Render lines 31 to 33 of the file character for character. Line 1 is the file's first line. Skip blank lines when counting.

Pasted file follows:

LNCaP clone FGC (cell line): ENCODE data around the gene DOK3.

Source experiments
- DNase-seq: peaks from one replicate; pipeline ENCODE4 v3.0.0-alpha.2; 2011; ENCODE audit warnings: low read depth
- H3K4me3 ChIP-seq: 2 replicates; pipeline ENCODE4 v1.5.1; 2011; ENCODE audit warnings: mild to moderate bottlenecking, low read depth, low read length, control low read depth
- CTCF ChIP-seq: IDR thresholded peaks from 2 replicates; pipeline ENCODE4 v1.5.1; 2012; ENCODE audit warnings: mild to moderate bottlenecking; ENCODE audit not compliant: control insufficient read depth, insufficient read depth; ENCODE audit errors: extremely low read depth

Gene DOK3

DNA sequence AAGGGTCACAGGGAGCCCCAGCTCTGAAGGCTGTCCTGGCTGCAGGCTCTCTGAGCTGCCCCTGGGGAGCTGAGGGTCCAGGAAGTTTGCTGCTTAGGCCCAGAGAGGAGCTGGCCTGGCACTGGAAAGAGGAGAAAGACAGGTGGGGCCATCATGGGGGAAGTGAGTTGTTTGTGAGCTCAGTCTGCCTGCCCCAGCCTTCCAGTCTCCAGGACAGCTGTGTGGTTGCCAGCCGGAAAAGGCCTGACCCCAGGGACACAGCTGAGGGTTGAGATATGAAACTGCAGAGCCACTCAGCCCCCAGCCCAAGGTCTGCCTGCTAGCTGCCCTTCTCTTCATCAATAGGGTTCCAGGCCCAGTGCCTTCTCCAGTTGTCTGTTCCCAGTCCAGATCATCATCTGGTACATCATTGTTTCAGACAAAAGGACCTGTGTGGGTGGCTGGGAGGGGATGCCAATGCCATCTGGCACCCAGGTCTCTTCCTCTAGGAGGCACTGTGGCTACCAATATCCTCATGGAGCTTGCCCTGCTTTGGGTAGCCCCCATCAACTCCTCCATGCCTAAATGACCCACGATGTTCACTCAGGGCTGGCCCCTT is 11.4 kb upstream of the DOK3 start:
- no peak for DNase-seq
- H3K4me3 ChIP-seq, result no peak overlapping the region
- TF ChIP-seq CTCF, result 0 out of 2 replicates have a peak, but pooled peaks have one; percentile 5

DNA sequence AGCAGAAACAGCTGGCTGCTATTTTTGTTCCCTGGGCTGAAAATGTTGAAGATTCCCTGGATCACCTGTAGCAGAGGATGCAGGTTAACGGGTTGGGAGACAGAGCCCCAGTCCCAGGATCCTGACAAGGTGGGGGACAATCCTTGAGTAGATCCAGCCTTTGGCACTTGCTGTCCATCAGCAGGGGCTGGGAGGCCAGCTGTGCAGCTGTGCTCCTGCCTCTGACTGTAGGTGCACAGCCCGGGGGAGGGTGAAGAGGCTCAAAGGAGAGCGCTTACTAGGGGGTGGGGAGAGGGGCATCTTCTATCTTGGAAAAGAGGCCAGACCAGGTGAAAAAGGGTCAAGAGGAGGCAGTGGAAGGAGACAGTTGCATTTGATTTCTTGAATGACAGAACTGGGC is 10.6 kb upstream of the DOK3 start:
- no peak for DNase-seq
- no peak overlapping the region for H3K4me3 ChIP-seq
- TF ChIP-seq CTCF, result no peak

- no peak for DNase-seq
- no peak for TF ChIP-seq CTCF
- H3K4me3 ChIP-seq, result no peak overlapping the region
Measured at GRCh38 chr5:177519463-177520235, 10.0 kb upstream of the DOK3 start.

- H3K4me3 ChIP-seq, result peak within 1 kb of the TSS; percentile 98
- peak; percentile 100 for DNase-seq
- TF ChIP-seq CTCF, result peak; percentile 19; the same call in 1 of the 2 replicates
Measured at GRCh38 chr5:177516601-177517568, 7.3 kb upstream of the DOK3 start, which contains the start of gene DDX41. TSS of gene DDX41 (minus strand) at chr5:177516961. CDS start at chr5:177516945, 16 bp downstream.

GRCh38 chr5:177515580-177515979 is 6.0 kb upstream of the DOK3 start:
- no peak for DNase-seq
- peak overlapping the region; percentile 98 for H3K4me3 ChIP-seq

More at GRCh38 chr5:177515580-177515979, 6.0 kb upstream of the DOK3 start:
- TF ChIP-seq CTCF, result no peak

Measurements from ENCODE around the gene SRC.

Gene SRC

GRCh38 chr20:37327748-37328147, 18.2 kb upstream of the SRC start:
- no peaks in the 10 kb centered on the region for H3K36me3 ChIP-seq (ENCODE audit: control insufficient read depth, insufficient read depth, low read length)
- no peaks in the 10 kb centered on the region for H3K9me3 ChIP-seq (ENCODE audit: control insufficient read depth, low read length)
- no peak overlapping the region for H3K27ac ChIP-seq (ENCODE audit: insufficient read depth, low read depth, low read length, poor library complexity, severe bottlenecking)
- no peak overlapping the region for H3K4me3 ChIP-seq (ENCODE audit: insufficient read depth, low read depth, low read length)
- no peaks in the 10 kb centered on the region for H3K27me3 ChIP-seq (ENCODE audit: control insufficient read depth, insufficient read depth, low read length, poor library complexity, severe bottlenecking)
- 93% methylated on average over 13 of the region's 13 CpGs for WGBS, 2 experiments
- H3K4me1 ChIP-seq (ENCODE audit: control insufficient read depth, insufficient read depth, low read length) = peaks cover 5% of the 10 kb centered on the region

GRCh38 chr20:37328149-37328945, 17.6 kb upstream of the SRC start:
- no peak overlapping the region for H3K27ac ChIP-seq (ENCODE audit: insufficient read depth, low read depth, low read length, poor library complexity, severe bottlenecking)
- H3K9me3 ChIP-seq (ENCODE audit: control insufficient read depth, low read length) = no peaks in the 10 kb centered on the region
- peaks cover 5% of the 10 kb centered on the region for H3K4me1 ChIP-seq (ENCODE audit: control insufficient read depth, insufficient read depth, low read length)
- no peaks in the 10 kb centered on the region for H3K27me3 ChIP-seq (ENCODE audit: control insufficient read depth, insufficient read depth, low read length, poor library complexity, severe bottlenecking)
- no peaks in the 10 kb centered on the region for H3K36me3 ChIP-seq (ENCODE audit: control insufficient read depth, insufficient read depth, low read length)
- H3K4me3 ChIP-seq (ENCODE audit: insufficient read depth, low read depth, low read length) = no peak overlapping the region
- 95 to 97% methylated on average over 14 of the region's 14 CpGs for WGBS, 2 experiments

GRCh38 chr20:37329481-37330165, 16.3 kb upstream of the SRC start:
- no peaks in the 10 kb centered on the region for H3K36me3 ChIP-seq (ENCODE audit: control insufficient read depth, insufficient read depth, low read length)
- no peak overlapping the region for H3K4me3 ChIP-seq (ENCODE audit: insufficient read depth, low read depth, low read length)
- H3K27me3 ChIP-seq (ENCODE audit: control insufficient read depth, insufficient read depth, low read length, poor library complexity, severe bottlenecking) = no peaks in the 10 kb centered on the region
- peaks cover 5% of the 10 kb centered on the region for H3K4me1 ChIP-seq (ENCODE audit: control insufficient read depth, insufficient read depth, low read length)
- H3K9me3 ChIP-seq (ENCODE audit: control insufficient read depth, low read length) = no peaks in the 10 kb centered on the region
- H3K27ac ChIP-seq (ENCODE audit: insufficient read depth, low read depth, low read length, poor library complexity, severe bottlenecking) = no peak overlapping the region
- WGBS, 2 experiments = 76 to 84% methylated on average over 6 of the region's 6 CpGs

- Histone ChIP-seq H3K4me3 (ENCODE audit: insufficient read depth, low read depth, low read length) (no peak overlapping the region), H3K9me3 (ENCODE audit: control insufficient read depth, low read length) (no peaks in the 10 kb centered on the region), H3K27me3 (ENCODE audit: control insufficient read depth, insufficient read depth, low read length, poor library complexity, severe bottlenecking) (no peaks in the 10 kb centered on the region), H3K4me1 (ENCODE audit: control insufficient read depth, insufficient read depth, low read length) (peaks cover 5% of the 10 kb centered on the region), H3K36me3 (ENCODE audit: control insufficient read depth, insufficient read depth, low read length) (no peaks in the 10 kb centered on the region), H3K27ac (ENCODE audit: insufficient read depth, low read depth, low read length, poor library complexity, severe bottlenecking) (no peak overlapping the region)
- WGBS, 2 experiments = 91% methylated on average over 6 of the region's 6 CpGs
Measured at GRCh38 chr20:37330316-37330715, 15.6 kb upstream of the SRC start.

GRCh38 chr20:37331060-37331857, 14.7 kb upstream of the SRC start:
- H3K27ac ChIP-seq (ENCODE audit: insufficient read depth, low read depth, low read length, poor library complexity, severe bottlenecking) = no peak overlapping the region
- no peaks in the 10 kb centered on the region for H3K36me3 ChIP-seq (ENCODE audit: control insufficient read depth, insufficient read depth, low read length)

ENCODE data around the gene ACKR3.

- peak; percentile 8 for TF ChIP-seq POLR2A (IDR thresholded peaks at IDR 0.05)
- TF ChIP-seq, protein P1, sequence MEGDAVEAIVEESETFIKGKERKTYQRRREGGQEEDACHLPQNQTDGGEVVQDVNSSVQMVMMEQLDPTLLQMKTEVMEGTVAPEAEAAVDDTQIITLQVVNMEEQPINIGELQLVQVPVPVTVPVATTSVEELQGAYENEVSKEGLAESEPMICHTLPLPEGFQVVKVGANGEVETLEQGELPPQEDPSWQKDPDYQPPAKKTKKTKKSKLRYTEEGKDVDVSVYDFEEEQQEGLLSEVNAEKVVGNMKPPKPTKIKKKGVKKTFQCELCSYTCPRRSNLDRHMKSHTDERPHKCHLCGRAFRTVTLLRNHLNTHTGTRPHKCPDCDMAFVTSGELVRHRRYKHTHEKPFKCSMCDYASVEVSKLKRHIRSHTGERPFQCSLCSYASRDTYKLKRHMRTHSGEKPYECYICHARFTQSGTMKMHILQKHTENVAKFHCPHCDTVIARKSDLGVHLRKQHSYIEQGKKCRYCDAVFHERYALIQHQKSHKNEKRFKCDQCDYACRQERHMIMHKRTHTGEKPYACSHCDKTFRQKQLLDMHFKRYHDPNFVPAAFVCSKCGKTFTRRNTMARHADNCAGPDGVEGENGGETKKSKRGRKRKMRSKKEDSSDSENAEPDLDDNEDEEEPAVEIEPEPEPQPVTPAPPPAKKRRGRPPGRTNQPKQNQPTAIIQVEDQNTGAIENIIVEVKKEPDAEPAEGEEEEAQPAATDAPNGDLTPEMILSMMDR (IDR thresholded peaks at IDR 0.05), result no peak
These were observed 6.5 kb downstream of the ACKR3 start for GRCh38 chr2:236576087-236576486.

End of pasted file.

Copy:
- no peaks in the 10 kb centered on the region for H3K36me3 ChIP-seq (ENCODE audit: control insufficient read depth, insufficient read depth, low read length)
- no peaks in the 10 kb centered on the region for H3K9me3 ChIP-seq (ENCODE audit: control insufficient read depth, low read length)
- no peak overlapping the region for H3K27ac ChIP-seq (ENCODE audit: insufficient read depth, low read depth, low read length, poor library complexity, severe bottlenecking)